Monthly Archives: September 2020

Understanding methane

There was a recent Conversation article about methane called Climate explained: methane is short-lived in the atmosphere but leaves long-term damage that caused a bit of a stir on Twitter. One way people assess the significance of different greenhouse gases, … Continue reading

Posted in Climate change, Global warming, Policy, Research, The scientific method | Tagged , , , , , , , | 41 Comments

Evidence-led?

I was blocked on Twitter by Zion Lights after I, somewhat snarkily, retweeted one of her tweets. Zion Lights is the UK director of Michael Shellenberger’s organisation, Environmental Progress. Zion Lights has had a bit of a rough week, having … Continue reading

Posted in Climate change, ClimateBall, Philosophy for Bloggers, physicists, Research, Science | Tagged , , , , , | 158 Comments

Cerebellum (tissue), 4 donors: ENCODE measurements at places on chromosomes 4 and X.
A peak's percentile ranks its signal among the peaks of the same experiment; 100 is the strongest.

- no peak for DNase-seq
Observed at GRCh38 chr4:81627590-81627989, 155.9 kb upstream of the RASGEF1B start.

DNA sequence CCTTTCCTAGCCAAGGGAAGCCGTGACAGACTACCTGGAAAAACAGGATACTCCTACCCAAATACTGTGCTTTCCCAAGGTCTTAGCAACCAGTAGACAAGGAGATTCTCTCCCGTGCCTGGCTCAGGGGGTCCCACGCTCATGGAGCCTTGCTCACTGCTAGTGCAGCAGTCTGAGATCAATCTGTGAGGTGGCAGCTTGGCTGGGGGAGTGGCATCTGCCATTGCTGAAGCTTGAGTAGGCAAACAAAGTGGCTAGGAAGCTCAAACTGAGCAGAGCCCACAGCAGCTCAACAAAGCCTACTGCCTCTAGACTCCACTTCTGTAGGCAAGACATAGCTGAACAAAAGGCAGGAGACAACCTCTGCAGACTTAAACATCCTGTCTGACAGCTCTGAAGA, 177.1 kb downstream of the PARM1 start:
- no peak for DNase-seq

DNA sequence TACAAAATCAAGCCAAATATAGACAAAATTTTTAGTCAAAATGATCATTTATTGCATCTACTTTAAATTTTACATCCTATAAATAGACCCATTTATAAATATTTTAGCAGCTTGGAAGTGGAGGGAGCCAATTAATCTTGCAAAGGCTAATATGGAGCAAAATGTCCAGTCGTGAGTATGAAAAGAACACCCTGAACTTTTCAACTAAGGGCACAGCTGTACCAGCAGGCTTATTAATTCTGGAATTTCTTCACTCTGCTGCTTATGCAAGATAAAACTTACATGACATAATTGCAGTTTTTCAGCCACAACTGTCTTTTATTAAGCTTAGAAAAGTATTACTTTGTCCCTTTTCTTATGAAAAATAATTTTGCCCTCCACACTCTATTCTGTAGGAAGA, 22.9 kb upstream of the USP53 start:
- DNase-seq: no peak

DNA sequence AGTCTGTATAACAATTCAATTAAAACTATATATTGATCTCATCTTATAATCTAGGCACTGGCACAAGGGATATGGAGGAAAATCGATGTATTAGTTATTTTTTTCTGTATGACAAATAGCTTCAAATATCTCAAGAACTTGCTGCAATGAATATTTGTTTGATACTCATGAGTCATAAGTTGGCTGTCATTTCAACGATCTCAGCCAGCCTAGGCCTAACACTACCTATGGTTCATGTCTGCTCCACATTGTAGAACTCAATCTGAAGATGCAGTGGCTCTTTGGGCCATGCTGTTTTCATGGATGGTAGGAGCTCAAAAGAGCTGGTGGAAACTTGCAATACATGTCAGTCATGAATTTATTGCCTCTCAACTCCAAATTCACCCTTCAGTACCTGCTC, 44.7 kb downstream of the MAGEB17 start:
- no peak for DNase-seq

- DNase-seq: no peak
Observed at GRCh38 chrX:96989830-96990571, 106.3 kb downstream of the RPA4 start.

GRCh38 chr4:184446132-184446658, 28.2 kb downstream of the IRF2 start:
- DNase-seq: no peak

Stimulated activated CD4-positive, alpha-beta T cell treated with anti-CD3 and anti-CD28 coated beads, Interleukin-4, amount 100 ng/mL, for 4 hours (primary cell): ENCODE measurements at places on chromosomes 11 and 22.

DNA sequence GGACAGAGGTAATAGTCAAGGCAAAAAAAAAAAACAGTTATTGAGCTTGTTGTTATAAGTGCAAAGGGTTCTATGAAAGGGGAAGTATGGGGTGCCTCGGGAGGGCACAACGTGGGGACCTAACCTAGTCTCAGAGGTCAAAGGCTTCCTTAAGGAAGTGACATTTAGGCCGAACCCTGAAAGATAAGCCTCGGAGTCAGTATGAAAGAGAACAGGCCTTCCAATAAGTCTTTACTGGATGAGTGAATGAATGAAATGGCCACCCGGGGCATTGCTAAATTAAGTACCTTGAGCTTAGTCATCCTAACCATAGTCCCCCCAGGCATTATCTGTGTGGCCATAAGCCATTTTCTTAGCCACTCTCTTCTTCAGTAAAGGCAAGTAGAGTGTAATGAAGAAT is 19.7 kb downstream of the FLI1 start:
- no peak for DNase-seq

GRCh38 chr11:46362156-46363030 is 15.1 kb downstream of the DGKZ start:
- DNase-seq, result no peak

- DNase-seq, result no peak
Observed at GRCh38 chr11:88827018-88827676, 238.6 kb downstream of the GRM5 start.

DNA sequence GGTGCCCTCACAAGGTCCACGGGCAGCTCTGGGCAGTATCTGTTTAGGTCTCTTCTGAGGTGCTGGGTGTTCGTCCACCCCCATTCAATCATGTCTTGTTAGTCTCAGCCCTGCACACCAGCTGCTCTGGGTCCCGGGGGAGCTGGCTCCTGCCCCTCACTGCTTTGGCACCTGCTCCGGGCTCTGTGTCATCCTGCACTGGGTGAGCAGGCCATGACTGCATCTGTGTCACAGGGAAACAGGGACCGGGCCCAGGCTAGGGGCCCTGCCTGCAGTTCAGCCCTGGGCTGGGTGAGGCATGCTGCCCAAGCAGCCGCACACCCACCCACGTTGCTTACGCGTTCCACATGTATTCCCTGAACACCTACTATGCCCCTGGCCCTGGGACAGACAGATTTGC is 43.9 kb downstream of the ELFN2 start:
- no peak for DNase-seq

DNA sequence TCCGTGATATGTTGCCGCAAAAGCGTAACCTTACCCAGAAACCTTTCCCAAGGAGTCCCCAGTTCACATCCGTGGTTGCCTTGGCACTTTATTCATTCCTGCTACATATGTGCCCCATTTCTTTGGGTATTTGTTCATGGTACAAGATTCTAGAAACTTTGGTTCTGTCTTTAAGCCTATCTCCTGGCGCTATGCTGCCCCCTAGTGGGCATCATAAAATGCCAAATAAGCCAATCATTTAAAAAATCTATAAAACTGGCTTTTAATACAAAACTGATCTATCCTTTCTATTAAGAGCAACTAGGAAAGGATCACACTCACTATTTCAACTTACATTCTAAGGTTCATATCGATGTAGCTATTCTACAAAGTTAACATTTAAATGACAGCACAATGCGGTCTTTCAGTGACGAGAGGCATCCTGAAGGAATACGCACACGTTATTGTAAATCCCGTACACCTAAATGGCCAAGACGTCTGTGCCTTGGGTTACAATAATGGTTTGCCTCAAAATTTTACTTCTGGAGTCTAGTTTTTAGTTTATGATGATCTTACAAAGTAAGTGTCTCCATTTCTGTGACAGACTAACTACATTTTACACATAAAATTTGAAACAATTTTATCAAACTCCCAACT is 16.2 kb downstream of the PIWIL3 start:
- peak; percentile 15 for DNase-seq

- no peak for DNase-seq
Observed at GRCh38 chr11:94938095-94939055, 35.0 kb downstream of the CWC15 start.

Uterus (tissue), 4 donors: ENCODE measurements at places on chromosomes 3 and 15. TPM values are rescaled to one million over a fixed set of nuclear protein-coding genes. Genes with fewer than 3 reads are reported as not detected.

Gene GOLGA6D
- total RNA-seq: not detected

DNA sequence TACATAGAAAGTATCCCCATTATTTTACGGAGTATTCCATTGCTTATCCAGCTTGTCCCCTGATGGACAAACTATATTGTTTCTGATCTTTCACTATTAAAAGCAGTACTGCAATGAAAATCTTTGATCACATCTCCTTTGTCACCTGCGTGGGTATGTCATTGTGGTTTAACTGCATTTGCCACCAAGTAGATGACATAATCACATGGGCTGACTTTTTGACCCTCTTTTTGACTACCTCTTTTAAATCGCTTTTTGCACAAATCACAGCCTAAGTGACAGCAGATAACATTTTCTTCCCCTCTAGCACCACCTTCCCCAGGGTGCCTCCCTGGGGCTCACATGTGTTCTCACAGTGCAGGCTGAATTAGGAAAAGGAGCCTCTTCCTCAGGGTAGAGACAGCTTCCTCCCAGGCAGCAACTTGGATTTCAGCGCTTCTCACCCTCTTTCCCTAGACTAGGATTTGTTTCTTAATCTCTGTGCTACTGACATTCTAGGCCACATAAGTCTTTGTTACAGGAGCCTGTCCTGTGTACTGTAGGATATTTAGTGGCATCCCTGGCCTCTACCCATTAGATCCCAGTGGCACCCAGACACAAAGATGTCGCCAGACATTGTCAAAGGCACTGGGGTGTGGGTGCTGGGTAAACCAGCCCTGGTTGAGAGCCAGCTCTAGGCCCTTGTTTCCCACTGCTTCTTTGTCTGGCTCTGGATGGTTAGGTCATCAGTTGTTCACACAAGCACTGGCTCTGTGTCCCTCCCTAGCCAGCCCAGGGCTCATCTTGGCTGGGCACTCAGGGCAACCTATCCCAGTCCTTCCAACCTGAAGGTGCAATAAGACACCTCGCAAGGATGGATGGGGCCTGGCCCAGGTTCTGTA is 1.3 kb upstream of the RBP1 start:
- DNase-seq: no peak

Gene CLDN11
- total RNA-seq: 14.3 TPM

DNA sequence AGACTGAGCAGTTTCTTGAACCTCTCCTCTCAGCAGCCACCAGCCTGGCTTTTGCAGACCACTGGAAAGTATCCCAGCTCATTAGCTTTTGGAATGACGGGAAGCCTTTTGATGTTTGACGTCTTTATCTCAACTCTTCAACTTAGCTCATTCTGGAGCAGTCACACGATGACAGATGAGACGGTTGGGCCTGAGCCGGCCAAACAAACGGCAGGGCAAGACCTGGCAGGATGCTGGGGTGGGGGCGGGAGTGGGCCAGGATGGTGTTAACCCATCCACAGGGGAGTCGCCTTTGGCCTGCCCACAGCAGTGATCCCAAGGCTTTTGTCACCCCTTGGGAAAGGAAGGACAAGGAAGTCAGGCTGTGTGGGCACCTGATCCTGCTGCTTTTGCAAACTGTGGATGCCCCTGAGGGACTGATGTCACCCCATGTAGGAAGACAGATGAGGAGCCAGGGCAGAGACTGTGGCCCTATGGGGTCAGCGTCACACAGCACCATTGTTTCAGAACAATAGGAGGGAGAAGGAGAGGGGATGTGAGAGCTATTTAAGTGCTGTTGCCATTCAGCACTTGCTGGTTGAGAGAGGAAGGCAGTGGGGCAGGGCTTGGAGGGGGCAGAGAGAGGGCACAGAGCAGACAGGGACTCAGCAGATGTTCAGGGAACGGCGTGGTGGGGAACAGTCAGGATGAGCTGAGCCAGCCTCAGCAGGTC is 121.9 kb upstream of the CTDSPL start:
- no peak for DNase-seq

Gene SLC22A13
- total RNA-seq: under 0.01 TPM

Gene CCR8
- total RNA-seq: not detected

The Auditing Problem

Auditing leads to an open problem. Let’s try to specify it as lightly as possible. Technical notes follow the main text, they’re tagged using curly brackets, like {this note}. §1. Alvaro’s Story Alvaro wrote a piece called What’s Wrong with … Continue reading

Posted in Philosophy for Bloggers, Research, Science, Scientisits, Sound Science (tm), The philosophy of science, The scientific method | Tagged , , , , , , , | 28 Comments

Cosmopolitan knowledge

I’ve been reading a recent paper by Sujatha Raman and Warren Pearce called Learning the lessons of Climategate: A cosmopolitan moment in the public life of climate science. I’m always a little uncomfortable writing about climategate, partly because it’s been … Continue reading

Posted in Climate change, ClimateBall, Environmental change, Research, Scientists, The philosophy of science, The scientific method | Tagged , , , , | 109 Comments